Information Management Trends

Recently, while doing some research, I found in my documents a reference to an old Gartner report on knowledge workers productivity and its relationship to search. This report was from 2002 and stated that knowledge workers spent between 30 to 40% of their time searching for information, and they were less than 50% successful in their efforts. According to Kathy Harris and Regina Casonato – employees got 50 to 70% of information from other people rather than from their search results.

This referred to both electronic and physical documents. Physical documents are usually better organized, electronic often become quickly an information dump. Since then, there were new tools adopted and ratio of electronic to paper documents increased. With wide adoption of tools like SharePoint, instant messages, wireless phone texting, Tweeter and so on, there was a dramatic increase in amount of information that is being created and transmitted. Are we better now with the information management that then? I don’t think so. Although the search capabilities increased, and we use more powerful processors, full content search is still not the answer. Are we capturing more contextual information to help with targeted search? The answer is mostly – no – after seeing multiple implementations of SharePoint. Implementation of SharePoint sites became often too easy, without proper thought put into development of information architecture and governance. Very soon such installations turn into an information junkyard.

So what was the cost of lost productivity then in 2002? Assuming that average fully loaded salary of knowledge worker was about $ 80,000 per year, 30% will come to about $ 24,000 – per worker. These costs are mind blowing, especially if we take into account the success rate of less than 50%. So this raises a question – could be used in ECM business cases to support financial benefits, without accountants rejecting them as purely soft benefits? I touched on this in my previous blog post, and Jason White suggested interesting concept of using Business Intelligence tools to identify these benefits. But how to do it before we have ECM tools in place?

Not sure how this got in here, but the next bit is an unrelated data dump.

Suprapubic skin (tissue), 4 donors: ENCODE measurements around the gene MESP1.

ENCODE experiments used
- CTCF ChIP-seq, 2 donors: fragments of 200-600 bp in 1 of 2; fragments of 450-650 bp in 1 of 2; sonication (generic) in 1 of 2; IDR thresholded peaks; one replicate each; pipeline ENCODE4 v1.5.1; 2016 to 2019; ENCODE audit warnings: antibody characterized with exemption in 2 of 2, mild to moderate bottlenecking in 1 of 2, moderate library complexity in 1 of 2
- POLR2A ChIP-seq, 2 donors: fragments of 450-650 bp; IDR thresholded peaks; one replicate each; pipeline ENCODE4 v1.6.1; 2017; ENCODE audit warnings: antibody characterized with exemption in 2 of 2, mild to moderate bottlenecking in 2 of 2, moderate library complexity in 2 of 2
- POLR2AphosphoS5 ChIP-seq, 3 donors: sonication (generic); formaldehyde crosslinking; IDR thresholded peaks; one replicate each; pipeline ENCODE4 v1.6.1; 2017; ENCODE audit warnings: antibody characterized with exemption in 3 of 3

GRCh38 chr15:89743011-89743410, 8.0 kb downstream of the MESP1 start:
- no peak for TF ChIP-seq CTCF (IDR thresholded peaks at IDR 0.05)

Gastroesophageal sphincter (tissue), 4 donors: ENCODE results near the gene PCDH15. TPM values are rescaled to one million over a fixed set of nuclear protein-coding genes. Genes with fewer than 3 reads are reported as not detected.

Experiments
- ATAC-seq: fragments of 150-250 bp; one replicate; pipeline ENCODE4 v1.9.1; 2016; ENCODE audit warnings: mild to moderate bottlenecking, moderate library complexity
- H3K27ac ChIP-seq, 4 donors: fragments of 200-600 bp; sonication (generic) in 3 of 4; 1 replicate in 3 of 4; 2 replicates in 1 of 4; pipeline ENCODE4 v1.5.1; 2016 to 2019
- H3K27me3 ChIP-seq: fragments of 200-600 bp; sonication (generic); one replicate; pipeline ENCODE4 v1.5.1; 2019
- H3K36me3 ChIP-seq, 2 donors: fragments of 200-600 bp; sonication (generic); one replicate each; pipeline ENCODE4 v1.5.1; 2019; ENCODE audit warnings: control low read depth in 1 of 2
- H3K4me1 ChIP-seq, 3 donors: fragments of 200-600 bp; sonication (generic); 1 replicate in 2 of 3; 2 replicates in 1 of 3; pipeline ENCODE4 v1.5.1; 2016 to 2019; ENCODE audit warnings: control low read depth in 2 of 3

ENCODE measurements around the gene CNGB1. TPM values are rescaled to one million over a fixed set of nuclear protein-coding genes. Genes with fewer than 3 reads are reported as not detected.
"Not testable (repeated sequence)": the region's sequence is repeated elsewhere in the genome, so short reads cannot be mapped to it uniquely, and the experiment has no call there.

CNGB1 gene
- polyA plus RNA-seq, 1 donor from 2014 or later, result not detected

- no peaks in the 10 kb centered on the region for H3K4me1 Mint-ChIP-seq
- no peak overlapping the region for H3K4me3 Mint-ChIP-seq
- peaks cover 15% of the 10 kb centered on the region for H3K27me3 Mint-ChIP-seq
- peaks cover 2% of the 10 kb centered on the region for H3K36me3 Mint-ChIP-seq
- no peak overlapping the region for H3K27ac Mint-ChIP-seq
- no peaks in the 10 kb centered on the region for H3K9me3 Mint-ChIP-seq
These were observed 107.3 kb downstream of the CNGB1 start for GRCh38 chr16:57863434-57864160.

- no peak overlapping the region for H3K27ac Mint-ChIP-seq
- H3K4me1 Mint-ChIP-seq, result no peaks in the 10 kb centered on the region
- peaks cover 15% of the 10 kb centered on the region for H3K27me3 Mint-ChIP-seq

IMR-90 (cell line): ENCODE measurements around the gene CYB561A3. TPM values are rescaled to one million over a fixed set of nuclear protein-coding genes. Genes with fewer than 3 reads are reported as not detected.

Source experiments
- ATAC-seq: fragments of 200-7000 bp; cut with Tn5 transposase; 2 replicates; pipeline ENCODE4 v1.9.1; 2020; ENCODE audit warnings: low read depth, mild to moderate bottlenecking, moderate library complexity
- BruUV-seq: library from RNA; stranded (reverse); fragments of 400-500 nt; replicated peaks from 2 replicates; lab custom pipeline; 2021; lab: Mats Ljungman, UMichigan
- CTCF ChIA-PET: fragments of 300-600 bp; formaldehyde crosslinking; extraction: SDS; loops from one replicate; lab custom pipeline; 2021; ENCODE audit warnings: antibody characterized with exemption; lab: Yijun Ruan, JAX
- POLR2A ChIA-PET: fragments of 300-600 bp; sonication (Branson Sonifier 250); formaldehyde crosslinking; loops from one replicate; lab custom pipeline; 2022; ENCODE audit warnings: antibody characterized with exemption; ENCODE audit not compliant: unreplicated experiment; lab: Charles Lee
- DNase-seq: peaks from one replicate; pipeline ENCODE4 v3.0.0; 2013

This relates to today’s report from Gartner on top 10 tech trends for 2012. Here are few interesting highlights relevant to information management:

–          Average teenager sends over 4,762 text messages per month – I am sure that busy executives with their Blackberries send less than this but it still shows how quickly volume of information is increasing

–          Context aware computing, using information about end user’s or object’s environment to improve quality of interaction – metadata and information architecture come to mind immediately, and its importance will be constantly growing.

–          Internet of everything with pervasive computing linking information generating input points like cameras, sensors, microphones, image recognition and so on. This is not only about the information volume but also about the privacy.

–          Next generation analytics – improvement in processing power will shift the analytics from data centers to end user platforms, including mobile devices. It will empower the end users to do lot of analysis themselves.

So what this all shows? It seems that the problems from 10 years ago were still not resolved, and information management is still trying to catch-up with technology. The focus of information management will have to shift towards proactive development of agile taxonomies, automatic tools to capture and normalize metadata, facilitating targeted search, as well as making analytics tools simpler for end users. This hopefully will turn into increased knowledge worker’s productivity.

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